Horsetails are allies of ferns. These are ancient plants with distant relatives back in the Carboniferous period. The Water Horsetail is quite common in swamps and wet areas. They lack flowers and regular leaves.
The thick stem is dark green, 80% hollow, jointed, with a membrane, or sheath, at each joint. The stem has 10 to 30 fine ridges which continue through the node and through the sheat, ending with 12 to 20 dark brown tooth-like points, or scales, at the top of the sheath. These points are sometime fringed in white. Stems reach 2 to 3 feet in height. These membranes or sheaths, are squareish looking in face view. From the base of the sheath along the mid-stem section, emerge the thin branches, forming a whorl, and on the branches are the plants version of leaves.
Leaves: These thin branches of the stem have 1 to 8 nodes with a whorl of 5 scales (the true leaves) per node. Some stems may branch near the top.
Spore production: Fertile stems end in a small spore producing cone known as a Strobilus. These mature in mid-summer. Non-fertile stems look the same except lack the cone. Because of the narrow stem walls, the stem is easily collapsed.
Propagation and habitat: The plant grows and usually spreads from a rhizome in moist soils to shallow waters less than 40 inches deep. It can be quite aggressive to invasive, creating dense colonies. The spores can also produce new plants.
Names: The genus name, Equisetum, is Latin for "horsetail" and the species name, fluviatile, refers to a river. The author name for the plant classification, 'L.', refers to Carl Linnaeus (1707-1778), Swedish botanist and the developer of the binomial nomenclature of modern taxonomy.
Comparisons: Water Horsetail has male and female stems that look alike and is similar to the Marsh Horsetail, E. palustre, but that species has only 5 to 10 stem ridges, fewer than 11 sheath teeth which are usually fringed in white, and the sheath itself is elongate in face view (see drawing comparison below). Compare also Field Horsetail, E. arvense, when the fertile stems look entirely different from the sterile stems.
Above: Stems and tips of Water Horsetail. The "leaf" is actually the dark membrane that occurs at stem joints, from which can emerge the thin circular branches. There is extensive growth of the plant in the bog area of the Garden.
Below: 1st & 2nd photos - The dark points are the termination of the stem ridges and project from a membrane that is the plants version of a leaf. On the young stem you see the beginning growth of the ascending branches, which will have small scale leaves at the nodes. 3rd photo - The hollow stem.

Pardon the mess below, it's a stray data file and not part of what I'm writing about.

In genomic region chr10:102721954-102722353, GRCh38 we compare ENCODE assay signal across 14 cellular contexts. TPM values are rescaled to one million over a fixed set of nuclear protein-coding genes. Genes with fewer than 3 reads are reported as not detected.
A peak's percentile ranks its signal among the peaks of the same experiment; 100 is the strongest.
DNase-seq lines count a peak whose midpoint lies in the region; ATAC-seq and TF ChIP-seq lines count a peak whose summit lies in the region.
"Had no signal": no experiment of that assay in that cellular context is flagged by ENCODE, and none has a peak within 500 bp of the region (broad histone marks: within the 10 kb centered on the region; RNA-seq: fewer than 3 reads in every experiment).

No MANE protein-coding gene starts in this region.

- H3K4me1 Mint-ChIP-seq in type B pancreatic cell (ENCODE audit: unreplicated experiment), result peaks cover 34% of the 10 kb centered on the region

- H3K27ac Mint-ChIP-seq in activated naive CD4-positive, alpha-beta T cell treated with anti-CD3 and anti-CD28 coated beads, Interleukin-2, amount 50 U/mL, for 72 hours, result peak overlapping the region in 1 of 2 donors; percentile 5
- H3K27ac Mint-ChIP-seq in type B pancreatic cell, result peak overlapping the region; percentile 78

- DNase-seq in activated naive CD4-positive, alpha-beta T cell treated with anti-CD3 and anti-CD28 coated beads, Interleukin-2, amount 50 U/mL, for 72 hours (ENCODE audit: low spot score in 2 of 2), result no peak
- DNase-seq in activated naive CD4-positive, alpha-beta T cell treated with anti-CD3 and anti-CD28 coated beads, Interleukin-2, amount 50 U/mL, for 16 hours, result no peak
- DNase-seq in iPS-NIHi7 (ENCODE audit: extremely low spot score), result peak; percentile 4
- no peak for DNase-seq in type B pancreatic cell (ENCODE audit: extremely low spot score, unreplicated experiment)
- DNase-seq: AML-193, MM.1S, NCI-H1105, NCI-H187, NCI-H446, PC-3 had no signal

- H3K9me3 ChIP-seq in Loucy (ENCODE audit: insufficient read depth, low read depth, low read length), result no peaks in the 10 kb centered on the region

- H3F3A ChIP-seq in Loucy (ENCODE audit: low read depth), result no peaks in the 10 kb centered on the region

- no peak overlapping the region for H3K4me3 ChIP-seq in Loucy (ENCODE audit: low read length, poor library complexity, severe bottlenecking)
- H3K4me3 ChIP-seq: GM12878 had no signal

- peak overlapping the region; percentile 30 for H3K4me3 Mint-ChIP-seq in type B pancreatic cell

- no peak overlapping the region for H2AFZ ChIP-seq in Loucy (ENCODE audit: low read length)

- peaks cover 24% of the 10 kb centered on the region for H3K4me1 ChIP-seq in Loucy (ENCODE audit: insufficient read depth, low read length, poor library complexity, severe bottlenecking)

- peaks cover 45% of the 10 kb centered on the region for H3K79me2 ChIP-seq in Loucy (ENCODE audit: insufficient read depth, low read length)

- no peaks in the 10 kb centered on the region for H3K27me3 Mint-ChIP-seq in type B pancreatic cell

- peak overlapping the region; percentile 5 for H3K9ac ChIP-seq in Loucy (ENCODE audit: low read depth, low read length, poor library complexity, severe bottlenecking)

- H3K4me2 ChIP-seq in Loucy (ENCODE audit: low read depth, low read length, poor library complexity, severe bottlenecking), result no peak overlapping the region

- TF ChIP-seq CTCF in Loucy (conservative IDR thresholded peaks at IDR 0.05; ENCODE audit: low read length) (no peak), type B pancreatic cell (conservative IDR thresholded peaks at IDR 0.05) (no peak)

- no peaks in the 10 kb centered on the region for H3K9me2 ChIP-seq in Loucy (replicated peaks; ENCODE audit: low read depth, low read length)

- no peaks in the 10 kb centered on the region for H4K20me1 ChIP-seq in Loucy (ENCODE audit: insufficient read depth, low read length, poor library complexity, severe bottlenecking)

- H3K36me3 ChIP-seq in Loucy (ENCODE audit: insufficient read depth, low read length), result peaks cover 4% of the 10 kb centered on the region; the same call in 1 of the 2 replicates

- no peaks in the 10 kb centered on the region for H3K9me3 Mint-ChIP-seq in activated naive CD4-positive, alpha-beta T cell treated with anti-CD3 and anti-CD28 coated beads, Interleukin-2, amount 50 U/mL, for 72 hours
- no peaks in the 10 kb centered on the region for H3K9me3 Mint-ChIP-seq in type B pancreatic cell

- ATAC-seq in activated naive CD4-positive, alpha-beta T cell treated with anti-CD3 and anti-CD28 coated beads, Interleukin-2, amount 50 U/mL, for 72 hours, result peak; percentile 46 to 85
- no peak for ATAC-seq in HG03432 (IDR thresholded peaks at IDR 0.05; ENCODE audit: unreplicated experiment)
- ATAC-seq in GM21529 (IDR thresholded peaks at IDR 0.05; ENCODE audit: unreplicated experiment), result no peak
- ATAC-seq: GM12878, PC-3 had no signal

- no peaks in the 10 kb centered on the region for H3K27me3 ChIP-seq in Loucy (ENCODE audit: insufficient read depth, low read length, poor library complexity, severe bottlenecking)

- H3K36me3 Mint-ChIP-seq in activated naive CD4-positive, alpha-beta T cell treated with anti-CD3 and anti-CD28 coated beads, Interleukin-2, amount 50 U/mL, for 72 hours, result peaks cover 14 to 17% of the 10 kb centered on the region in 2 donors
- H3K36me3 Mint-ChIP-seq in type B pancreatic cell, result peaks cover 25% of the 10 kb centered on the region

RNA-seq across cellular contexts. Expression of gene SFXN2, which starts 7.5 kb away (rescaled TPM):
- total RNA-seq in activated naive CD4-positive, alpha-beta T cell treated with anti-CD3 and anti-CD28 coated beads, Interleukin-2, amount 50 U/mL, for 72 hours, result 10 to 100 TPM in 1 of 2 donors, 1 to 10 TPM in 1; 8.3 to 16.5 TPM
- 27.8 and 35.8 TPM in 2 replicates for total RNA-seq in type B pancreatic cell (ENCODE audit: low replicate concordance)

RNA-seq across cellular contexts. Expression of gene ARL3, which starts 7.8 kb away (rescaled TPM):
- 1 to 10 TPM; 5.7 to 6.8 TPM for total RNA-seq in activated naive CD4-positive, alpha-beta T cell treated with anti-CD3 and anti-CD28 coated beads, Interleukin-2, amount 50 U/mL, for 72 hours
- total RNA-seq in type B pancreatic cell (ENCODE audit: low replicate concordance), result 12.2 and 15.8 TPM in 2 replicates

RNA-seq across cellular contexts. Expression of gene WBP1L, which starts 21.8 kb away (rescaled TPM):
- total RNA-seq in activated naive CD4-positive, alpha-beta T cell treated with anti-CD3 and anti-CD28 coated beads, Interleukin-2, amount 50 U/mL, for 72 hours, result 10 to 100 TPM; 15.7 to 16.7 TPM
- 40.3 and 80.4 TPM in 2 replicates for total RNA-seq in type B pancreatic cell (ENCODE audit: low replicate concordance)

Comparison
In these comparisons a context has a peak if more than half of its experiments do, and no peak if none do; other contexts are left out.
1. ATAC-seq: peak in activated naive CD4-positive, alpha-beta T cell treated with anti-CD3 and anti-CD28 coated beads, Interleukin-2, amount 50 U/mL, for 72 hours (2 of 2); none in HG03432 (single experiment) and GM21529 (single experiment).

Below: 1st photo - A fertile stem with the Strobilus on top and whorls of branches emerging from the scales on the membrane leaf.2nd photo - The Strobilus is the spore producing organ that appear on top of fertile stems. The spores are produced inside in a sporangia, similar to a fern.
Below: A comparison drawing of Water Horsetail (#s 4 & 5) and Marsh Horsetail (#3). Drawing ©Flora of North America
Notes: Martha Crone does not list this plant on her 1951 Garden Census, but it is so prevalent in the bog area today that it may certainly have been established at that earlier time. She wrote about it in the October 1953 issue of The Fringed Gentian™, saying it is "the last remainder of the large trees of the carbon forests, propagating by spores and creeping rootstalks." See it on the bog path - Lady Slipper Lane. Native to most of Minnesota except the dryer parts of the SW quarter. The plant is on the endangered list in several New England States. It occurs in North America northward of a line from Oregon to Virginia.
There are 13 different species of Equisetum found in Minnesota 9 of which are found in Hennepin County.
Lore and uses: The stems of Horsetails contain much silica and have been used historically in the new and old world for scouring and sanding, although the method by which Horsetails accumulate this silica is mostly unknown. [for technical details see this abstract] There is also some reference for folk medicinal use, principally as a diuretic. Environmentally, they absorb heavy metals form the soil and are therefore quite useful in degraded sites.
References: Plant characteristics are generally from sources 1A, 32, W2, W3, W7 & W8 plus others as specifically applied. Distribution principally from W1, W2 and 28C. Planting history generally from 1, 4 & 4a. Other sources by specific reference. See Reference List for details.
Friends of the Wild Flower Garden, Inc. Text and photos are by G. D. Bebeau unless otherwise credited. "www.friendsofthewildflowergarden.org"